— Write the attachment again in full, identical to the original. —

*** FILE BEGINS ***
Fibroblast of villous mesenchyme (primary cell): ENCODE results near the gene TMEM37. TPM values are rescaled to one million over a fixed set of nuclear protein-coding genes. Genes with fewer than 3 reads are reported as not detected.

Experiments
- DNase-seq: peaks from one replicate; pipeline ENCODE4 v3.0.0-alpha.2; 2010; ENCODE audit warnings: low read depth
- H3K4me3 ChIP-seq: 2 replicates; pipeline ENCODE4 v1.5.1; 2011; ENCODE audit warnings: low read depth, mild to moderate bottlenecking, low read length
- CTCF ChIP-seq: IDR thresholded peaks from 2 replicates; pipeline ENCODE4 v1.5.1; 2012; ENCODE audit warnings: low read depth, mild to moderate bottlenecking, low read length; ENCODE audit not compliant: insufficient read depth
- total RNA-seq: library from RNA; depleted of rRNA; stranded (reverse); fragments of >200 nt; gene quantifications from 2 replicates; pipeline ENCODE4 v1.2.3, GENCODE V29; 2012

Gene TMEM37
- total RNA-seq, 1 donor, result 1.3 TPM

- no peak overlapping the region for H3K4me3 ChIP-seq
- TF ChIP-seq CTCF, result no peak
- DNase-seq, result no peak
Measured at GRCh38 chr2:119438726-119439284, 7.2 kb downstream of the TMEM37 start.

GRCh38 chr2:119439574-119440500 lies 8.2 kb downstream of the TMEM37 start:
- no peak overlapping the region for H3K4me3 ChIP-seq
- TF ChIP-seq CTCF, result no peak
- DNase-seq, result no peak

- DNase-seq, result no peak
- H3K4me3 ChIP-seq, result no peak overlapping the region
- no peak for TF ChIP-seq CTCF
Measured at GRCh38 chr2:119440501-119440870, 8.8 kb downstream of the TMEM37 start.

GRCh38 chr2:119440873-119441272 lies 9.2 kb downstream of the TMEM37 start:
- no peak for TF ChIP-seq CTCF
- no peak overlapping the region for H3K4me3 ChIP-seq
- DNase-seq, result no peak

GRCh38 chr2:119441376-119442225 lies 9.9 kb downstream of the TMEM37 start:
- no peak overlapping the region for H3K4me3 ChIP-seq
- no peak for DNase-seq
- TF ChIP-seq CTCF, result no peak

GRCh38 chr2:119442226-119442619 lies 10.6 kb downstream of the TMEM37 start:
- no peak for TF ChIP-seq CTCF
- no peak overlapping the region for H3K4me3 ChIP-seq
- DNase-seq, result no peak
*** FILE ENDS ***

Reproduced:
Fibroblast of villous mesenchyme (primary cell): ENCODE results near the gene TMEM37. TPM values are rescaled to one million over a fixed set of nuclear protein-coding genes. Genes with fewer than 3 reads are reported as not detected.

Experiments
- DNase-seq: peaks from one replicate; pipeline ENCODE4 v3.0.0-alpha.2; 2010; ENCODE audit warnings: low read depth
- H3K4me3 ChIP-seq: 2 replicates; pipeline ENCODE4 v1.5.1; 2011; ENCODE audit warnings: low read depth, mild to moderate bottlenecking, low read length
- CTCF ChIP-seq: IDR thresholded peaks from 2 replicates; pipeline ENCODE4 v1.5.1; 2012; ENCODE audit warnings: low read depth, mild to moderate bottlenecking, low read length; ENCODE audit not compliant: insufficient read depth
- total RNA-seq: library from RNA; depleted of rRNA; stranded (reverse); fragments of >200 nt; gene quantifications from 2 replicates; pipeline ENCODE4 v1.2.3, GENCODE V29; 2012

Gene TMEM37
- total RNA-seq, 1 donor, result 1.3 TPM

- no peak overlapping the region for H3K4me3 ChIP-seq
- TF ChIP-seq CTCF, result no peak
- DNase-seq, result no peak
Measured at GRCh38 chr2:119438726-119439284, 7.2 kb downstream of the TMEM37 start.

GRCh38 chr2:119439574-119440500 lies 8.2 kb downstream of the TMEM37 start:
- no peak overlapping the region for H3K4me3 ChIP-seq
- TF ChIP-seq CTCF, result no peak
- DNase-seq, result no peak

- DNase-seq, result no peak
- H3K4me3 ChIP-seq, result no peak overlapping the region
- no peak for TF ChIP-seq CTCF
Measured at GRCh38 chr2:119440501-119440870, 8.8 kb downstream of the TMEM37 start.

GRCh38 chr2:119440873-119441272 lies 9.2 kb downstream of the TMEM37 start:
- no peak for TF ChIP-seq CTCF
- no peak overlapping the region for H3K4me3 ChIP-seq
- DNase-seq, result no peak

GRCh38 chr2:119441376-119442225 lies 9.9 kb downstream of the TMEM37 start:
- no peak overlapping the region for H3K4me3 ChIP-seq
- no peak for DNase-seq
- TF ChIP-seq CTCF, result no peak

GRCh38 chr2:119442226-119442619 lies 10.6 kb downstream of the TMEM37 start:
- no peak for TF ChIP-seq CTCF
- no peak overlapping the region for H3K4me3 ChIP-seq
- DNase-seq, result no peak